- Sikeston singer moves on with 'The Voice' (10/16/17)
- Police chief, council: Cape Girardeau faces growing gun violence (10/17/17)4
- Politics to profits: Brothers launch new investing concept on Wall Street (10/19/17)1
- Load shift kills Jackson trucker (10/17/17)
- Developer asks court to OK tax district board for improvements near Hobby Lobby (10/17/17)4
- The last person to be laid to rest at Old Lorimier Cemetery: Mary Russell Fox (10/17/17)2
- Cape Christian School burglarized (10/18/17)
- Food Giant in Chaffee is robbed (10/17/17)
- Owner of dinosaur relics demands new board of directors, business plan at Bollinger County Museum (10/17/17)
- Cape's casino flourishing as it celebrates fifth year (10/22/17)3
Thanks for reminding us of history's importance
Recently, Cape Girardeau played the role of perfect host for the fourth annual U. S. Grant Symposium.
Thanks to the many who worked so hard to ensure its success: Mary Ann and Bert Kellerman, who hosted it; Mayor Harry Rediger, who welcomed us; the city’s Parks & Recreation Department, who prepared the grounds for it; and Judge Stephen N. Limbaugh Jr., who worked selflessly to plan it, promote it and moderate it.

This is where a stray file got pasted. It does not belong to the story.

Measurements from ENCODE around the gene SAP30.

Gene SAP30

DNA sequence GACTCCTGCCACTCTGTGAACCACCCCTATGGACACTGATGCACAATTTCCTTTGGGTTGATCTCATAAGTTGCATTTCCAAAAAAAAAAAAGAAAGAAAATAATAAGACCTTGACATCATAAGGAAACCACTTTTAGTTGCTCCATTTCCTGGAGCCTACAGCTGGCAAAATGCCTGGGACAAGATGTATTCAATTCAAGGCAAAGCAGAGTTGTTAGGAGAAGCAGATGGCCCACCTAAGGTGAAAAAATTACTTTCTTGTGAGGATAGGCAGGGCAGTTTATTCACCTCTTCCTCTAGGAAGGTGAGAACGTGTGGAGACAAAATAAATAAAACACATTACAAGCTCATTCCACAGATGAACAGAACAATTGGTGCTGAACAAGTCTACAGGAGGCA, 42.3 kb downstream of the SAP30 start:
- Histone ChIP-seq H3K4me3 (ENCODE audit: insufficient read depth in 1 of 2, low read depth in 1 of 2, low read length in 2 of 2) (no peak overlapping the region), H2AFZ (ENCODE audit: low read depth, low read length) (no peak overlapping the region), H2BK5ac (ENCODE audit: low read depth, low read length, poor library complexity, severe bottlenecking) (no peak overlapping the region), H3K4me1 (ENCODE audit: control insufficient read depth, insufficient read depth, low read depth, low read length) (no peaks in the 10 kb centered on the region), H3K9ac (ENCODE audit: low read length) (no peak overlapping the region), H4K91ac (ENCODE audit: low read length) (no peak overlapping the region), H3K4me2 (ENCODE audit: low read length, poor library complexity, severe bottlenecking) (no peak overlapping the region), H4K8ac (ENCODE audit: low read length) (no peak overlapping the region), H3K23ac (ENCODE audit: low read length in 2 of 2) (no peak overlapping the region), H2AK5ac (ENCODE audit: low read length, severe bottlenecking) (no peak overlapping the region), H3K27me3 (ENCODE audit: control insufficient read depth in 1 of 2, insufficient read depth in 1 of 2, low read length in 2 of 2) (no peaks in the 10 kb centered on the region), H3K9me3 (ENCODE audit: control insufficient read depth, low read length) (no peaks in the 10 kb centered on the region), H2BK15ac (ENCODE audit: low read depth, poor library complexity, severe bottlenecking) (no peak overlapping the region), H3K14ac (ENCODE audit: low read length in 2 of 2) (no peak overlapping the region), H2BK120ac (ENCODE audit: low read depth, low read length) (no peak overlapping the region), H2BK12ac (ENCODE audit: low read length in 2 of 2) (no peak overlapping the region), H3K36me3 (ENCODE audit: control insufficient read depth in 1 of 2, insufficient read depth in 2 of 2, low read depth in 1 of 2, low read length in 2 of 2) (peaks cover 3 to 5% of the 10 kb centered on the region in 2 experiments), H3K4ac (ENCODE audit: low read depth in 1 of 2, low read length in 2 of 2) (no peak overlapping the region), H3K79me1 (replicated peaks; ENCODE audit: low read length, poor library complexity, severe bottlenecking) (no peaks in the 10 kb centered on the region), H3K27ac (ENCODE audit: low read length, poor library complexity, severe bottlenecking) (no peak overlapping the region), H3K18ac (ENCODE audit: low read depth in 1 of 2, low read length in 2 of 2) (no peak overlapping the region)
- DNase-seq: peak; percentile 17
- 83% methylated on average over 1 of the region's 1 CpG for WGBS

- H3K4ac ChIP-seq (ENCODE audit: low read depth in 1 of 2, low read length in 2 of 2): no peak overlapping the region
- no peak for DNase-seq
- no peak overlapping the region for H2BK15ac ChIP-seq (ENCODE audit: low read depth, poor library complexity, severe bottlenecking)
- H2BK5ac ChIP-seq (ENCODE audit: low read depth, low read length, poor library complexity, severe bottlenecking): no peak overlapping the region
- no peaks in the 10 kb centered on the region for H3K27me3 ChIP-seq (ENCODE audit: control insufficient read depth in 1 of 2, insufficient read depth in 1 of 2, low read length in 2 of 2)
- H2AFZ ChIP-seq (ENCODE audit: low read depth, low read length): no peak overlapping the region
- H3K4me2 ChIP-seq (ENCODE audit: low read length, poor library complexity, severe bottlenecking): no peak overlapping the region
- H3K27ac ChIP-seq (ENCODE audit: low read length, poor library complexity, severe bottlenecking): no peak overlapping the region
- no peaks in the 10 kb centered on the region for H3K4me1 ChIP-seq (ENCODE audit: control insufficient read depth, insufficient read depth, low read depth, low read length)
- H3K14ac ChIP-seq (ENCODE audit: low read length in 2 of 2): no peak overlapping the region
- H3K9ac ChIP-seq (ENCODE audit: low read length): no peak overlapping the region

To sponsors, the Cape Girardeau Convention and Visitors Bureau and Brenda Newbern, the State Historical Society of Missouri and Bill Eddleman, and to the U. S. Grant Trail, thank you.
Special thanks are due to Earl Norman, who loaned his collection of Ulysses Grant artifacts for display, and to Whitney Tucker of Missouri’s Civil War Heritage Foundation who inventoried them. Kudos also to the Ulysses S. Grant Association and to Lesley Barker for their assistance in presenting the exhibit, which is still accessible to visitors Thursdays through Saturdays. Thanks finally to Frank Nickell, always there when Cape Girardeau needs him.
Why are the humanities important to our society? To parrot a Supreme Court jurist of long ago on an entirely different subject, “I know it when I see it.” I saw it on Sept. 19. Coming together to learn more about a historical character we all thought we knew, and to witness an oration by Ronald C. White Jr., respected author who speaks just as well as he writes.
The power and precision of language well researched and well delivered. That’s what I saw.
Heritage Resources Coordinator, Missouri Humanities Council